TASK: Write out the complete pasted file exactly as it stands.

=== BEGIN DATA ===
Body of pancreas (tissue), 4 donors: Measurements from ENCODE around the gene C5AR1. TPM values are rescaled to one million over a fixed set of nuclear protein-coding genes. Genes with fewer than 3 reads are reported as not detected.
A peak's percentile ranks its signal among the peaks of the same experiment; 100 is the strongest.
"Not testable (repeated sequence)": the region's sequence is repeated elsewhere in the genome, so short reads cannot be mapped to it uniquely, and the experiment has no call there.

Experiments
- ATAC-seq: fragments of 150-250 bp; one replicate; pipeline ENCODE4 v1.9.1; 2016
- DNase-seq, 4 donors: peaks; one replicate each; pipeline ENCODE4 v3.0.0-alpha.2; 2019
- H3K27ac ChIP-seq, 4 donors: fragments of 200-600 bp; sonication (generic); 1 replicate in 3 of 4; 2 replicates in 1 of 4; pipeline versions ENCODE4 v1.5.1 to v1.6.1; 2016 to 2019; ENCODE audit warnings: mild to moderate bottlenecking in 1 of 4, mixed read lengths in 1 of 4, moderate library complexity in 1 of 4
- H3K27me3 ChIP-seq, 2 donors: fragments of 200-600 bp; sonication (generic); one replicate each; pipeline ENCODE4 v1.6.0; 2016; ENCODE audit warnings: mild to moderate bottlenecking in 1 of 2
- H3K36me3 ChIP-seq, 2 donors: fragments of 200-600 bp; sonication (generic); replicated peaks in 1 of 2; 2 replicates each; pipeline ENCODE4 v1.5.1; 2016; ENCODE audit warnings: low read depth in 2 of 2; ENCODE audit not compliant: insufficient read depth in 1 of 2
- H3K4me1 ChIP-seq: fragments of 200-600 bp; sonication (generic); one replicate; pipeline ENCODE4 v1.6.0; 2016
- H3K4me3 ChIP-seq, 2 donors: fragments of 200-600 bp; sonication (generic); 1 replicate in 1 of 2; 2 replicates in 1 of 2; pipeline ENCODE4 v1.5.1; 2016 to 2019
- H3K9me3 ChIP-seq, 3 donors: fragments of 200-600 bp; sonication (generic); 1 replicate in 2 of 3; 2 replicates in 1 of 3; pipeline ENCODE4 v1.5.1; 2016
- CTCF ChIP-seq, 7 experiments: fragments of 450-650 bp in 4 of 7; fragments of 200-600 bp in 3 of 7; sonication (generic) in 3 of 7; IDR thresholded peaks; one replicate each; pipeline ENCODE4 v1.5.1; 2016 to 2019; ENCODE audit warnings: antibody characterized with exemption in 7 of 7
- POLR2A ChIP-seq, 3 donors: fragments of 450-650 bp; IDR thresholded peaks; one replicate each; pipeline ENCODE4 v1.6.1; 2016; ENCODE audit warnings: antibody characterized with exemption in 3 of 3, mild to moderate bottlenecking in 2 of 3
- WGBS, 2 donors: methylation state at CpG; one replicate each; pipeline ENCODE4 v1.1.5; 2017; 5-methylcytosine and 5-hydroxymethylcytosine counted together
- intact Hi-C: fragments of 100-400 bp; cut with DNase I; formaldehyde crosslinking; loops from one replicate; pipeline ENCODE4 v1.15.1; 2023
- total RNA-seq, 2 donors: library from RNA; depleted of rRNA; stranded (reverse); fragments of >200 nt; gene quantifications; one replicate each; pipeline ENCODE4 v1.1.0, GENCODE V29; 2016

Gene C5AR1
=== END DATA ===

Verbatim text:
Body of pancreas (tissue), 4 donors: Measurements from ENCODE around the gene C5AR1. TPM values are rescaled to one million over a fixed set of nuclear protein-coding genes. Genes with fewer than 3 reads are reported as not detected.
A peak's percentile ranks its signal among the peaks of the same experiment; 100 is the strongest.
"Not testable (repeated sequence)": the region's sequence is repeated elsewhere in the genome, so short reads cannot be mapped to it uniquely, and the experiment has no call there.

Experiments
- ATAC-seq: fragments of 150-250 bp; one replicate; pipeline ENCODE4 v1.9.1; 2016
- DNase-seq, 4 donors: peaks; one replicate each; pipeline ENCODE4 v3.0.0-alpha.2; 2019
- H3K27ac ChIP-seq, 4 donors: fragments of 200-600 bp; sonication (generic); 1 replicate in 3 of 4; 2 replicates in 1 of 4; pipeline versions ENCODE4 v1.5.1 to v1.6.1; 2016 to 2019; ENCODE audit warnings: mild to moderate bottlenecking in 1 of 4, mixed read lengths in 1 of 4, moderate library complexity in 1 of 4
- H3K27me3 ChIP-seq, 2 donors: fragments of 200-600 bp; sonication (generic); one replicate each; pipeline ENCODE4 v1.6.0; 2016; ENCODE audit warnings: mild to moderate bottlenecking in 1 of 2
- H3K36me3 ChIP-seq, 2 donors: fragments of 200-600 bp; sonication (generic); replicated peaks in 1 of 2; 2 replicates each; pipeline ENCODE4 v1.5.1; 2016; ENCODE audit warnings: low read depth in 2 of 2; ENCODE audit not compliant: insufficient read depth in 1 of 2
- H3K4me1 ChIP-seq: fragments of 200-600 bp; sonication (generic); one replicate; pipeline ENCODE4 v1.6.0; 2016
- H3K4me3 ChIP-seq, 2 donors: fragments of 200-600 bp; sonication (generic); 1 replicate in 1 of 2; 2 replicates in 1 of 2; pipeline ENCODE4 v1.5.1; 2016 to 2019
- H3K9me3 ChIP-seq, 3 donors: fragments of 200-600 bp; sonication (generic); 1 replicate in 2 of 3; 2 replicates in 1 of 3; pipeline ENCODE4 v1.5.1; 2016
- CTCF ChIP-seq, 7 experiments: fragments of 450-650 bp in 4 of 7; fragments of 200-600 bp in 3 of 7; sonication (generic) in 3 of 7; IDR thresholded peaks; one replicate each; pipeline ENCODE4 v1.5.1; 2016 to 2019; ENCODE audit warnings: antibody characterized with exemption in 7 of 7
- POLR2A ChIP-seq, 3 donors: fragments of 450-650 bp; IDR thresholded peaks; one replicate each; pipeline ENCODE4 v1.6.1; 2016; ENCODE audit warnings: antibody characterized with exemption in 3 of 3, mild to moderate bottlenecking in 2 of 3
- WGBS, 2 donors: methylation state at CpG; one replicate each; pipeline ENCODE4 v1.1.5; 2017; 5-methylcytosine and 5-hydroxymethylcytosine counted together
- intact Hi-C: fragments of 100-400 bp; cut with DNase I; formaldehyde crosslinking; loops from one replicate; pipeline ENCODE4 v1.15.1; 2023
- total RNA-seq, 2 donors: library from RNA; depleted of rRNA; stranded (reverse); fragments of >200 nt; gene quantifications; one replicate each; pipeline ENCODE4 v1.1.0, GENCODE V29; 2016

Gene C5AR1